RAPPER LOOKS BACK ON GREENSBURG ROOTS

By Jesse Brooks

When most hip-hop artists look back on their humble beginnings, the story usually begins in a city neighborhood from New York, Chicago, Los Angeles or New Orleans. However, for Jarius Burton, who goes by the stage name J. Quick, the origin begins in Greensburg.

“My family lived on Under the Hill Road near the truck stop,” Burton said. “I was into music a lot. My mom was in a band and my auntie sang a lot. Music was always in me.”

IMG_5124Burton’s mother Stacy played flute in the St. Helena High School marching Band, and placed an emphasis on music in the household. Burton also cites the gospel music his family was involved with at church as an early introduction to music.
Today in modern hip-hop, many rappers try to infuse various influences from outside of the genre. That has inspired many artists like Chance the Rapper, Kendrick Lamar and Childish Gambino to search the sounds of their past, and often gospel and soul music comes up as the common links.

“I’ve got an old soul,” Burton said. “When I was around my mother and my aunties we’d have Marvin Gaye and Al Green playing. I was exposed to all kinds of music at a young age.”

While in grade school, Burton and family moved to Hammond. His mother’s partner at the time, Cedric Flowers, a father figure, introduced hip-hop to Burton for the first time.

“I feel like being from Greensburg, and now living in Hammond, has helped me in some ways,” Burton explained. “Sometimes rappers from the city never leave where they are from. Someone from New Orleans might always just sound like New Orleans. I listened to music from all over and that’s what I want to sound like.”

With the expansion of the digital age, social media has leveled the playing field for emerging musicians. Burton is a student of the industry, and has put these new tools into use to launch his career. Every studio producer or live show Burton books for projects has been found through use of social media. He has travelled as far as Atlanta to showcase his music and link up with his online business relationships.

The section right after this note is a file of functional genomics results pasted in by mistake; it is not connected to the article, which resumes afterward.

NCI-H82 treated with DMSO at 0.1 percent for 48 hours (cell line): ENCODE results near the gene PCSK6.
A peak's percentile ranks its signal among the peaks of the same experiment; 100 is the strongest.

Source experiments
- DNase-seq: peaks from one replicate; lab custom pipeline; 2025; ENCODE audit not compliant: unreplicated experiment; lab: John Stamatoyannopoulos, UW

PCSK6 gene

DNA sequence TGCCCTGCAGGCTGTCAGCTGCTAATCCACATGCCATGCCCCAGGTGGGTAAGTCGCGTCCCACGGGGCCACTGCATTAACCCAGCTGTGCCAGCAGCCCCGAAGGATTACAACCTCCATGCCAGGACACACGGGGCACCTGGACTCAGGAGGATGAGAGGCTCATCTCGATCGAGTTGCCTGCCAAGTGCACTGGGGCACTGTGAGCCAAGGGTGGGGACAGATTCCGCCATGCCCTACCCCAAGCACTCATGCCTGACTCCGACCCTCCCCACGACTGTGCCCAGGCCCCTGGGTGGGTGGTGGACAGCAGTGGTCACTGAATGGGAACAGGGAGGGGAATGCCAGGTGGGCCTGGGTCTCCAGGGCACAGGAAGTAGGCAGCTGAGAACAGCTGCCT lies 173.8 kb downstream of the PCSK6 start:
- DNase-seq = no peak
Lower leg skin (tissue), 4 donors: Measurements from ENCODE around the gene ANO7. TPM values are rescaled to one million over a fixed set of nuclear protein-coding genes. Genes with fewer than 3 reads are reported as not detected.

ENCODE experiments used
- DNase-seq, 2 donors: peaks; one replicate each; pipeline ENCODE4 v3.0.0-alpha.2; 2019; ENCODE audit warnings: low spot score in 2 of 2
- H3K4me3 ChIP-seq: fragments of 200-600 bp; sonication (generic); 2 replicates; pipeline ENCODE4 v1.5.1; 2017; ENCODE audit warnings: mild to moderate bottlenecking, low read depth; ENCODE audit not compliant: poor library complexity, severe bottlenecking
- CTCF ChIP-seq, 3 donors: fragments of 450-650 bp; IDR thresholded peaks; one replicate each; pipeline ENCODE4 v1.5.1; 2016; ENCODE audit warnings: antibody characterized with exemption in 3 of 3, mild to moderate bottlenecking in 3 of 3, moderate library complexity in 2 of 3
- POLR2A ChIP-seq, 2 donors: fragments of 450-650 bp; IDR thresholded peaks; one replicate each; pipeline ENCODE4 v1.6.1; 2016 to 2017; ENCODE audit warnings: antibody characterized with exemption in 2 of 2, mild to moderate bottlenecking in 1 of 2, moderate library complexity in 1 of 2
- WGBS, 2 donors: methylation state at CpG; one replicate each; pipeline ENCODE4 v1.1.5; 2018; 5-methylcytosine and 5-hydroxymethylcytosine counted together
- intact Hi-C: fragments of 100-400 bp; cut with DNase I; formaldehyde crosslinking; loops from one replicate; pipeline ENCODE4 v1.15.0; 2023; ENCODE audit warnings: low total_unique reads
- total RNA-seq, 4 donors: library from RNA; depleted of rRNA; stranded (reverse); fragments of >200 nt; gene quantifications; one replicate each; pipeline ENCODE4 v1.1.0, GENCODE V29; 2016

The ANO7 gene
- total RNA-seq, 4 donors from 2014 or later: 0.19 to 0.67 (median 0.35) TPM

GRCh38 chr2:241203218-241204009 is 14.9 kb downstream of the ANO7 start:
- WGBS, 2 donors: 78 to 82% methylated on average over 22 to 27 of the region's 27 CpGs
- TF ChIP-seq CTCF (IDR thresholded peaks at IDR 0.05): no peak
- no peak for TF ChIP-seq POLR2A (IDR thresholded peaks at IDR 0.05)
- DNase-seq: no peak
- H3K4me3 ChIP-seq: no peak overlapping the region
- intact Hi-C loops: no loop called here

Burton currently works at Blue Beacon Car Wash in Hammond, supporting himself as he tries to make professional rapping a reality. He currently allows social media users to acquire his music free while focusing on monetizing his music through live shows and merchandise sales.

“I see myself as [a] concept artist because I feel like I’m a storyteller,” Burton said. “I like the songs to focus around one concept of each album.”

Burton is currently working in the studio to record an album with the working title “It’s Never Too Late.” Previously, Burton released “The S.H.E. Project,” a work all about relationships and heartbreak.

Burton’s music is available for free playback at https://soundcloud.com/realquickmusic online.

Advertisements

Hammond Art Guild celebrates 56 years with April exhibition

Lunch at the Rookery
PRESS RELEASE

HAMMOND, Louisiana– An artists’ group is a special thing to join. Ask any of the members of the Hammond Art Guild as several members have been involved with the group for more than a decade, and some since the guild’s founding in the 1960s.
The guild is currently celebrating a notable milestone this year with its 56th anniversary. To commemorate the occasion, the Hammond Art Guild will have its 56th Annual Open Spring Judged Exhibition at the Hammond Regional Arts Center with an opening reception on Friday, April 6 from 5-8 p.m.
This exhibition continues the guild’s tradition of providing the city of Hammond with a display of art by some of the best artists in the area. The show features artist members’ creations, as well as artwork from area high school students and non-members of the guild. Pieces range from paintings, drawings, sculpture, jewelry, and more.

Old Pipes
Many of the art pieces in the Hammond Art Guild’s annual spring exhibition can serve as great gifts for Mother’s Day or just an original piece to hang in your home. The exhibition will be on display in the Hammond Regional Arts Center (HRAC) from April 6 through April 27. Special thanks to this year’s judge, Jeff Mickey, Professor of Sculpture, Southeastern Louisiana University. The award recipients will give a presentation on their award-winning works during an Art Talk and Tour on Wednesday, April 11, 5-6 p.m.

During Friday’s reception, wine and refreshments featuring the best, local strawberries of the season will be served a long with live music.

Sunset and Mr. Blue.jpg

Viewers may vote for the “People’s Choice Award,” and participate in an art raffle for $1 per chance. Admission into the Hammond Regional Arts Center is free. HRAC gallery hours include Wednesday-Friday from noon to 6 p.m.

The Hammond Regional Arts Center (HRAC) supports, promotes, and coordinates visual, performing, and literary arts in Tangipahoa Parish and surrounding parishes. Our primary mission is to enrich lives through quality arts education, develop an appreciation of the arts within individuals, and introduce the public to professional exhibitions, performances and literature.